Location: Granite Falls, North Carolina, United States

I'm an ordained United Methodist minister no longer pastoring churches, a former media producer with skills ten years out of date, a writer trying to sell my first novel, and a sales associate keeping body and soul together working for the People's Republic of Corporate America. I'm married to the most wonderful woman in the world, who was my best friend for 17 years before we married.

Monday, June 26, 2006

On Insurance

One of my co-workers had his homeowners insurance cancelled on a ten-day notice because he filed one too many claims in too short a period of time, even though he cancelled the last claim.

His mortgage company (bank, whatever) requires that insurance, and as such institutions are wont to do, they would find the most expensive insurance possible and impose it on him if he didn't come up with other coverage. He had to scramble around, but he found another company. Then he pulled out all his life, auto, and other insurance from the first company and transferred it to the second. I would, too.

Insurance companies have us by the short hairs. We have medical care rationed in this company by who is able to afford the best insurance. Then some faceless accountants in some anonymous office dictate to our highly educated physicians what health care they are allowed to give us. Waiting times for surgeries and other procedures are no better in this country than in England, France, Canada, or any other more-advanced country that cares what happens to its citizens.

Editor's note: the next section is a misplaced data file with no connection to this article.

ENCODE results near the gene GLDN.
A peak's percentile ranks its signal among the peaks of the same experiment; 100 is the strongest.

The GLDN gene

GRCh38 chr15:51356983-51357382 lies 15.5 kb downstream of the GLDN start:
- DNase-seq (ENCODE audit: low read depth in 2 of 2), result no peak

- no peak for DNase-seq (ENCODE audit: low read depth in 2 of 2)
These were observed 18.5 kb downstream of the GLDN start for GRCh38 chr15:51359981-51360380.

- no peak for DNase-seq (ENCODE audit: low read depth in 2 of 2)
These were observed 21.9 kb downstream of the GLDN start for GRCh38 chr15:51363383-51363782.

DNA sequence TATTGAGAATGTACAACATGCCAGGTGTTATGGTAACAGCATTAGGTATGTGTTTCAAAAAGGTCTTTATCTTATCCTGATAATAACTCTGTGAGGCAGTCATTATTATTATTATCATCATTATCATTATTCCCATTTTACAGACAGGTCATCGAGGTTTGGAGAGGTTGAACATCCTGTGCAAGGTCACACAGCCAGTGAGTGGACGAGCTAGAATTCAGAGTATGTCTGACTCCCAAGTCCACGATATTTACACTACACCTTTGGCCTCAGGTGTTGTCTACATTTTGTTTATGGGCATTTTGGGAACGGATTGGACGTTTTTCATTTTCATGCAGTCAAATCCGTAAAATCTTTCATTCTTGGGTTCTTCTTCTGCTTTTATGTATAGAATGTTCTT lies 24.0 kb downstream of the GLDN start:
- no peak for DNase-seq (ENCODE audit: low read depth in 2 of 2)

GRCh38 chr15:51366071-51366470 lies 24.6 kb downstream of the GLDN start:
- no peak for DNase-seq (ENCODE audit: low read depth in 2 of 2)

I won't go on about that. Instead I have a further rant: Auto insurance.

In order to buy a car, or even get a license to drive, we have to have purchased insurance from some huge insurance conglomerate. Then, if we get a speeding ticket, how much does it cost our insurance company? Not one more red cent. But they jack up our rates, anyway. And it's all legal.

But then, if we do get into an accident, even if it wasn't our fault, they jack up our premiums again, enough so that we pay them back every cent they spent on our repairs over the next three years. So they are wealthier, and we are poorer. And the government requires their hands in our pockets.

While I'm at it, I remember some years back the church I attended used to take inner-city children to summer camp every year, giving them a positive experience they could keep with them forever.

But they had to stop doing that because the liability insurance became too expensive. As a result, these children were deprived of this positive summer experience. How many would have been influenced by that to resist gangs, etc. if they could have gone? I have no idea. But if one child's life took a turn for the worse, and if one innocent person gets hurt or even killed because of that, I have to believe a just God would hold the insurance company executives accountable for that in the next life.

Insurance companies are not in the business of paying claims. That is just an unpleasant but necessary sideline for them. They are in the business of collecting all the premiums they can.

God have mercy on their souls.